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By Nancy Bacon


From the Pastor's Desk


When I heard the news of another massacre at a high school in Parkland, Florida, some of my first thoughts were of my 18-year-old daughter. I wanted to be with her, to see her, to touch her, and hug her, as my heart broke for the parents and students newly baptized by blood into our country's club of gun-violence victims. I can't imagine what it was like for those who were shot at, but as a teenager, my 16-year-old sister was killed in a violent accident and I know the nightmare of sudden loss. I imagine it was worse for my parents to lose a child, but at the time I could not imagine feeling any worse than I did.

My daughter was away at school as I listened to the news from Florida. The last time I had been with her was over the holidays. At that visit, her classmate, Johnny, posted urgently on Facebook, "Please don't let them deport my mom." Johnny and his 16-year-old sister were desperate. Their mother's only crime was to come to this country thirty years ago to escape poverty, the same reason my Irish ancestors came to the states. Our family called the phone numbers Johnny gave us, but his mother was deported anyway. Heartbroken, my daughter wondered what values our country stands for. I'm not sure anymore.

In the Christian tradition, this is the season of Lent. It began on Ash Wednesday, the day that the massacre in Parkland, Florida occurred. During this season, Christians are encouraged to draw closer to God. Some people choose to fast or give up things that distract from their spiritual quest. During this time, we are encouraged to walk closely with Jesus, a young non-white man who had been a refugee; a minority living under the powerful and violent Roman Empire. Imagine journeying with a man like this on a very long walk to the cross. I imagine him smiling and whispering as we walk along. Two thousand years ago, he would have said that Caesar is not God nor was the powerful Roman Empire what the kingdom of God looks like. God has a soft spot for children, the poor, refugees, and folks that people reject; God puts them first. Perhaps his message wouldn't be a lot different today. Can we non-violently walk with him to confront our modern Pilates?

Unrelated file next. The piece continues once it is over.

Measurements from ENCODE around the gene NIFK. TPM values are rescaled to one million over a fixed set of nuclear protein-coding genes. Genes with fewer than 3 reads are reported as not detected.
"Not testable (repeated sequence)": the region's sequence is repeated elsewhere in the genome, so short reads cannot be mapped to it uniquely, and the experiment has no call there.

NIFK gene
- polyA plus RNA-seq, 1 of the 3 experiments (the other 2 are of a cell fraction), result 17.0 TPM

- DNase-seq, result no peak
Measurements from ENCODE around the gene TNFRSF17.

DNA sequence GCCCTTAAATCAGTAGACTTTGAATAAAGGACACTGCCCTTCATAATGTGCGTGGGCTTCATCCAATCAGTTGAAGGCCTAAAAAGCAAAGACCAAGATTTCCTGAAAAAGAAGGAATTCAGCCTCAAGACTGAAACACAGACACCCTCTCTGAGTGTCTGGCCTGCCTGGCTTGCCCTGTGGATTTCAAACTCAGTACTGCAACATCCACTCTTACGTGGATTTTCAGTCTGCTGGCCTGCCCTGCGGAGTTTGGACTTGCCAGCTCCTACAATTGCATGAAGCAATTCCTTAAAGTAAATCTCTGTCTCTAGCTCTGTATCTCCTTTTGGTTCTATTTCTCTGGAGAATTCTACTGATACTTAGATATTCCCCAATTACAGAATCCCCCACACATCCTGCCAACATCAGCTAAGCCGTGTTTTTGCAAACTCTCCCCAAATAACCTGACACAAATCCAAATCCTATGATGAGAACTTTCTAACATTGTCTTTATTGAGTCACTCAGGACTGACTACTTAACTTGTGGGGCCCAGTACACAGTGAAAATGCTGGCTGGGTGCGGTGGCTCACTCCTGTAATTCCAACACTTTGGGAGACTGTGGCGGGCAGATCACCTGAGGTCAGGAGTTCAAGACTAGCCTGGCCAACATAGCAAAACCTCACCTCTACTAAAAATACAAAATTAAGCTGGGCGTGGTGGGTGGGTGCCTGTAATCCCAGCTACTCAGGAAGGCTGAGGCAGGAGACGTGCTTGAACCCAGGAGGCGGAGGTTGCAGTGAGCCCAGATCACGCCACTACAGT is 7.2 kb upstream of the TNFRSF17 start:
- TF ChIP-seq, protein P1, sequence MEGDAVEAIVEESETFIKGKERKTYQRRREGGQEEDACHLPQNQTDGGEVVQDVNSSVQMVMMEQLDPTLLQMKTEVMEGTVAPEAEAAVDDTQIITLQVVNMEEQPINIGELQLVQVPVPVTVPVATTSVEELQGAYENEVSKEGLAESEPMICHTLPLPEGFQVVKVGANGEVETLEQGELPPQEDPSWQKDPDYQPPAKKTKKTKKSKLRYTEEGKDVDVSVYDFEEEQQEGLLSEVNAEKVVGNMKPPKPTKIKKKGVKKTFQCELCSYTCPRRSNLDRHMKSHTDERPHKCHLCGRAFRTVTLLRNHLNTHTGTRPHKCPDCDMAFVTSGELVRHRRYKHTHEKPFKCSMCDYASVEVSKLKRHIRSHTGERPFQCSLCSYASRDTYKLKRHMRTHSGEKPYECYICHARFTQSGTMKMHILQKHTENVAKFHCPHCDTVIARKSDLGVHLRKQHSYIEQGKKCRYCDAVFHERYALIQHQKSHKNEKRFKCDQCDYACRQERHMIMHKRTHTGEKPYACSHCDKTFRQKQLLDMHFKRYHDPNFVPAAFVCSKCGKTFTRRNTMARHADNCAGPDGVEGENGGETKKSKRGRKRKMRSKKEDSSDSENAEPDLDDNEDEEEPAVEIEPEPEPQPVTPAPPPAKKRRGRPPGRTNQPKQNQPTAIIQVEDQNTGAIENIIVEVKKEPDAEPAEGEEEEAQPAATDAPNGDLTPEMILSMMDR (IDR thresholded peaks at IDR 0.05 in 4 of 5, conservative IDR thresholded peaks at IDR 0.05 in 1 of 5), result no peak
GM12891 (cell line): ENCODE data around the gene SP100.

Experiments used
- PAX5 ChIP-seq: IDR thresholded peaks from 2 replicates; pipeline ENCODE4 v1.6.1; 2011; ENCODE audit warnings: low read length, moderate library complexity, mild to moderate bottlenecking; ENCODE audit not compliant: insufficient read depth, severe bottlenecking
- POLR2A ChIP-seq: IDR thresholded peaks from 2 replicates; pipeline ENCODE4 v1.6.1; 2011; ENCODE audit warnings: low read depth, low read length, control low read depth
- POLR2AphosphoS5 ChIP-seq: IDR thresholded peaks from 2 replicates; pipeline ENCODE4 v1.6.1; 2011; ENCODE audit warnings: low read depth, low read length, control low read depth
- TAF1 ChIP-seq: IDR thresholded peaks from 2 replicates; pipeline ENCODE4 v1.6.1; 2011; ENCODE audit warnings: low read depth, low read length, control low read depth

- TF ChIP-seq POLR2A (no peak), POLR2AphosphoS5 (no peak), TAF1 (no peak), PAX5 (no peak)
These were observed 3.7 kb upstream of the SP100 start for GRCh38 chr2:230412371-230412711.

Our country must choose who it will follow. Will we continue to be a violent nation that values assault weapons more than human life? Will we close our hearts to compassion, the life-blood of most religions, and allow families to be torn apart? Will we walk with Jesus and be changed by him or are we following modern Caesars?

Firearm enthusiasts may claim that assault rifles can save lives, but look at the data of the number of mass killings when the assault weapon ban was in place versus since it's been lifted. Challenge yourself to look. Furthermore, the idea of more people carrying weapons for protection does not make sense. Areas that have more guns have more shootings. Challenge yourself to look. Yes, guns are not the only problem. Of course people need to report suspicious behavior, our legal system needs to handle reports well, and mental health needs to be accessible. However, as a mental health professional, I can tell you that the people who shoot up schools may not be cured by therapy. Imagine someone who lacks empathy, is impulsive, self-centered, and a bully. Spoiler alert: There is no pill or talk therapy that will effectively change certain disorders. We should fund research to improve therapies and work with law enforcement, but the sensible, compassionate act with the most impact would be banning weapons of war. Let's get behind the brave teenagers of Parkland and let the children lead us, as Jesus once suggested.


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